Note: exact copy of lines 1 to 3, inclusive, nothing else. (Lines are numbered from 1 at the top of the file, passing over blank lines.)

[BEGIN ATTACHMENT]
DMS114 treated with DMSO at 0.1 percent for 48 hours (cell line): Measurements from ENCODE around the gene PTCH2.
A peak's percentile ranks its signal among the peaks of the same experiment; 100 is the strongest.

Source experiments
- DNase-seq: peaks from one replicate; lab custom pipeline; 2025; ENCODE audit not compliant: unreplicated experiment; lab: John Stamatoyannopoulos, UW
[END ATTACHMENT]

DMS114 treated with DMSO at 0.1 percent for 48 hours (cell line): Measurements from ENCODE around the gene PTCH2.
A peak's percentile ranks its signal among the peaks of the same experiment; 100 is the strongest.

Source experiments